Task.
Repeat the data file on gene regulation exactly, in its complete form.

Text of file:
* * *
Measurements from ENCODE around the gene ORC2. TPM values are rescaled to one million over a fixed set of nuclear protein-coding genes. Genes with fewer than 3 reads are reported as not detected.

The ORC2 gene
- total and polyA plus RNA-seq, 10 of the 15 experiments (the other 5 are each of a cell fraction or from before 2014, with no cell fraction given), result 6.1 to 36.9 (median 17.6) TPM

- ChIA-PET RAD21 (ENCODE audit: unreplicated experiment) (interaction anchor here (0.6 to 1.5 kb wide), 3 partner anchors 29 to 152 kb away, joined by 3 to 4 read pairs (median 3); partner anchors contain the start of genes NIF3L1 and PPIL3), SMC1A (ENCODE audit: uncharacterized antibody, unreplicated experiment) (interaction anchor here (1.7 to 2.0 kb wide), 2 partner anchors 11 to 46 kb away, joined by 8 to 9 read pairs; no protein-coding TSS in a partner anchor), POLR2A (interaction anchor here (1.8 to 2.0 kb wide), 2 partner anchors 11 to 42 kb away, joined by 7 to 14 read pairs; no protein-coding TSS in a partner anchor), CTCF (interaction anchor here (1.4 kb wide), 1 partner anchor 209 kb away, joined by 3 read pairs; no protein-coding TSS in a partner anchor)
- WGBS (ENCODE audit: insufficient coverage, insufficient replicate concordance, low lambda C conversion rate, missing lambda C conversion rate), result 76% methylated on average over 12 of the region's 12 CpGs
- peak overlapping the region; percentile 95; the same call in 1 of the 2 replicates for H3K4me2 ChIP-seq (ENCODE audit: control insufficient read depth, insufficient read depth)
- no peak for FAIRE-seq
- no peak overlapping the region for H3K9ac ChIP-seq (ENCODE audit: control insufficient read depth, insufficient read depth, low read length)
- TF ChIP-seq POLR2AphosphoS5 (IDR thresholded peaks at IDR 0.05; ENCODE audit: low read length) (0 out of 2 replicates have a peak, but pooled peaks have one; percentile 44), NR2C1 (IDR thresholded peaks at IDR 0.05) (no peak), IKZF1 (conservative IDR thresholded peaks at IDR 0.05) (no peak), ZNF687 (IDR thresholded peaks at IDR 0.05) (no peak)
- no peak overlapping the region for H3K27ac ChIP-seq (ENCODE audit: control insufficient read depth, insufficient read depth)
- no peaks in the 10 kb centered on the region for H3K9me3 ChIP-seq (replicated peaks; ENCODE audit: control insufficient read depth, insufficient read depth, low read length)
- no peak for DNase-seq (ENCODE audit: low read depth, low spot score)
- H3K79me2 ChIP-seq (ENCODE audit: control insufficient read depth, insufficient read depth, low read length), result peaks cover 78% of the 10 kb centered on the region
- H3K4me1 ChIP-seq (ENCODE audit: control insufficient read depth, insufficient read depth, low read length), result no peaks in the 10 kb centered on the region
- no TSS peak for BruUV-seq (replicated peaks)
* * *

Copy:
Measurements from ENCODE around the gene ORC2. TPM values are rescaled to one million over a fixed set of nuclear protein-coding genes. Genes with fewer than 3 reads are reported as not detected.

The ORC2 gene
- total and polyA plus RNA-seq, 10 of the 15 experiments (the other 5 are each of a cell fraction or from before 2014, with no cell fraction given), result 6.1 to 36.9 (median 17.6) TPM

- ChIA-PET RAD21 (ENCODE audit: unreplicated experiment) (interaction anchor here (0.6 to 1.5 kb wide), 3 partner anchors 29 to 152 kb away, joined by 3 to 4 read pairs (median 3); partner anchors contain the start of genes NIF3L1 and PPIL3), SMC1A (ENCODE audit: uncharacterized antibody, unreplicated experiment) (interaction anchor here (1.7 to 2.0 kb wide), 2 partner anchors 11 to 46 kb away, joined by 8 to 9 read pairs; no protein-coding TSS in a partner anchor), POLR2A (interaction anchor here (1.8 to 2.0 kb wide), 2 partner anchors 11 to 42 kb away, joined by 7 to 14 read pairs; no protein-coding TSS in a partner anchor), CTCF (interaction anchor here (1.4 kb wide), 1 partner anchor 209 kb away, joined by 3 read pairs; no protein-coding TSS in a partner anchor)
- WGBS (ENCODE audit: insufficient coverage, insufficient replicate concordance, low lambda C conversion rate, missing lambda C conversion rate), result 76% methylated on average over 12 of the region's 12 CpGs
- peak overlapping the region; percentile 95; the same call in 1 of the 2 replicates for H3K4me2 ChIP-seq (ENCODE audit: control insufficient read depth, insufficient read depth)
- no peak for FAIRE-seq
- no peak overlapping the region for H3K9ac ChIP-seq (ENCODE audit: control insufficient read depth, insufficient read depth, low read length)
- TF ChIP-seq POLR2AphosphoS5 (IDR thresholded peaks at IDR 0.05; ENCODE audit: low read length) (0 out of 2 replicates have a peak, but pooled peaks have one; percentile 44), NR2C1 (IDR thresholded peaks at IDR 0.05) (no peak), IKZF1 (conservative IDR thresholded peaks at IDR 0.05) (no peak), ZNF687 (IDR thresholded peaks at IDR 0.05) (no peak)
- no peak overlapping the region for H3K27ac ChIP-seq (ENCODE audit: control insufficient read depth, insufficient read depth)
- no peaks in the 10 kb centered on the region for H3K9me3 ChIP-seq (replicated peaks; ENCODE audit: control insufficient read depth, insufficient read depth, low read length)
- no peak for DNase-seq (ENCODE audit: low read depth, low spot score)
- H3K79me2 ChIP-seq (ENCODE audit: control insufficient read depth, insufficient read depth, low read length), result peaks cover 78% of the 10 kb centered on the region
- H3K4me1 ChIP-seq (ENCODE audit: control insufficient read depth, insufficient read depth, low read length), result no peaks in the 10 kb centered on the region
- no TSS peak for BruUV-seq (replicated peaks)